"I think the problem is that it created a bit of a scene internationally. Like many scenes it sets like a jelly and everyone does the same sort of thing and you get some repetition, which is something we never wanted – each album we wanted to do something new and different and challenge ourselves a bit, so therefore any kind of musical scene or genre is going to counter that."
The membership of Massive Attack has changed as regularly and abruptly as their musical style – when Blue Lines and Protection were written, Del Naja was flanked by Grant Marshall ("Daddy G") and Andrew Vowles ("Mushroom"). "Mushroom's off – he went to do other things," Del Naja explains. "Grant has been quite active in terms of the studio. Grant's thing has always been that he's a DJ stroke co-producer. He'll throw ideas in the air, pick up beat samples and scratches and stuff, leave me to do stuff then come back and listen and give you a vibe. And I suppose when Mushroom left the band and we were doing less sampling and scratching and moving into more writing from scratch without using samples, it obviously became a different dynamic. He hasn't worked on the new stuff on this Best Of yet – it's stuff me and Neil [Davidge] have been working on for a while. The fifth album has got collaborative stuff on it."
In addition to his musical commitments, Del Naja has always been extremely political. During the run-up to the Iraq war he took out a full-page advert with Thom Yorke from Radiohead in NME denouncing military action, all out of his own pocket. But though Massive Attack's music has always been angst-ridden and melancholic, it has never been overtly political. "I probably have been the most political in the sense that I react most strongly to things I hear and read and want to do something about them more that the others. But in the end I am part of a group, so you can't always impose it. It was very serious that I wanted to use the band any way I could – the band's reputation or fan-base or influence – and try to get involved fan-base or influence – and try to get involved in the anti-war effort."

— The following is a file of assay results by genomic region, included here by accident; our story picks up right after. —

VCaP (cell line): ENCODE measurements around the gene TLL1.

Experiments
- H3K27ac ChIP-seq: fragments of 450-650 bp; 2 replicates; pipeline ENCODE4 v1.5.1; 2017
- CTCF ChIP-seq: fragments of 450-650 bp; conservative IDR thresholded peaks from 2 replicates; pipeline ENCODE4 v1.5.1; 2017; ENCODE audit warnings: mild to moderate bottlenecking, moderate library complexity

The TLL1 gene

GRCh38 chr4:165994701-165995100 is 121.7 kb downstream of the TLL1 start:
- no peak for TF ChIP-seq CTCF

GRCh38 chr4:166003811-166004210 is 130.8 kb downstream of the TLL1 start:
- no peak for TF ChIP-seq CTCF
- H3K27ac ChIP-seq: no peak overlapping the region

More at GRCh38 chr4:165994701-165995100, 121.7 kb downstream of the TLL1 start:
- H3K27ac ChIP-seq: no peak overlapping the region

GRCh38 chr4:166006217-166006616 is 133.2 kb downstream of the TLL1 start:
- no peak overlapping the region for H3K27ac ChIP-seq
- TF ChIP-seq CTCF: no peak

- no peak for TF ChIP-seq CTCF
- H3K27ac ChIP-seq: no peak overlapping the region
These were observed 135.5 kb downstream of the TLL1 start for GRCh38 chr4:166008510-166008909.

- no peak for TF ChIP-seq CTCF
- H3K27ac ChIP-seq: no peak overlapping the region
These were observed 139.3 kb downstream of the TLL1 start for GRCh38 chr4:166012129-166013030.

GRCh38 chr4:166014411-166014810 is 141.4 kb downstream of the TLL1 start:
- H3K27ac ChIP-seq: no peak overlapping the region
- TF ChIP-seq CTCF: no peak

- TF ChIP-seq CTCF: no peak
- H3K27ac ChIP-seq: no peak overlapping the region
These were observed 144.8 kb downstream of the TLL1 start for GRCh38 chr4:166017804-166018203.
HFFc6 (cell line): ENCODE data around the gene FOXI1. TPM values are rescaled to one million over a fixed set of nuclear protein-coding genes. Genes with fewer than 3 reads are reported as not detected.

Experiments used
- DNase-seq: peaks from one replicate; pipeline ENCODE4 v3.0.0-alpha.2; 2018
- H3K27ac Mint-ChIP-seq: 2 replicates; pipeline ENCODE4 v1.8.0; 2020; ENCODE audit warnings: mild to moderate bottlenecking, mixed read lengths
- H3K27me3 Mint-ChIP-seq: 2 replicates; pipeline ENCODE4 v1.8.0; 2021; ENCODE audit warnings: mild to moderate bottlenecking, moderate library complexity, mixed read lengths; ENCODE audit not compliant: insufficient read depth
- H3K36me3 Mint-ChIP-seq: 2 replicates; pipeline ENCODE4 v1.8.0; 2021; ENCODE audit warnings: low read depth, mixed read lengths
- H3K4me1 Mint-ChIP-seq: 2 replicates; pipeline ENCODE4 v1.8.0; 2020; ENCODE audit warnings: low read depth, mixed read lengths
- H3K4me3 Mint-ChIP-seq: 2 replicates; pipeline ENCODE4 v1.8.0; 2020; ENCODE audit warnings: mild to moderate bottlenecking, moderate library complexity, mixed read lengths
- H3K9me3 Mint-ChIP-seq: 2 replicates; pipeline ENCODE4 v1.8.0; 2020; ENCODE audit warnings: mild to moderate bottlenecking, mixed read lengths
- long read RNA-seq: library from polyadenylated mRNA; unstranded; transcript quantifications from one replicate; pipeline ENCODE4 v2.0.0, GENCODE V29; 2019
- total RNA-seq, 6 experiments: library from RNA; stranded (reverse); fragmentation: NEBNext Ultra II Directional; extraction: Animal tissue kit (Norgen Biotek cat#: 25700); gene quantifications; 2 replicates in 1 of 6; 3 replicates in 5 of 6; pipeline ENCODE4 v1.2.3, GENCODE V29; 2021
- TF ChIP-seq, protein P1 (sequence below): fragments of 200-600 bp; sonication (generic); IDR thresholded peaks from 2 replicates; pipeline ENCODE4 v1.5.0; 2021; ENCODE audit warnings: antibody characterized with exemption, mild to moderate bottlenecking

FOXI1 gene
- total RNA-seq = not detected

What does Del Naja say to those who think that musicians should stay out of politics? "There is always going to be a natural mix between the individual and the environment you exist within. Most of our cities like Bristol are within. Most of our cities like Bristol are very mixed politically, socially and racially. very mixed politically, socially and racially. very This surrounds every decision we make." He This surrounds every decision we make." He pauses. "Politics governs our very existence and we absorb culture all the time through music, film and art. I think the main issue is really how we get fed politics and culture through the media – how we get our culture, through the media – how we get our culture, how we get our politics spelt out to us, how the news is read to us, how our choices are laid out, through the media. These are the things that people should be more concerned with."
Why is this barrier between culture and politics erected, then? "It suits a lot of peoples' business and political interests to try to separate the two when actually they are joined at the hip," Del Naja says astutely. are joined at the hip," Del Naja says astutely. "I think sometimes when you're trying to present music for music's sake, you don't want it to be politically charged because you want it to be about a simple music experience, want it to be about a simple music experience, an escape. Other times politics is a very integral part of it, definitely."
With the new collection album released later this month and their fifth album released next this month and their fifth album released next year, Massive Attack's the legions of fans will year, Massive Attack's the legions of fans will be waiting with baited breath. If Del Naja is true to his word, we could well be seeing the progression of possibly the most innovative band in the last 20 years into still more uncharted territory.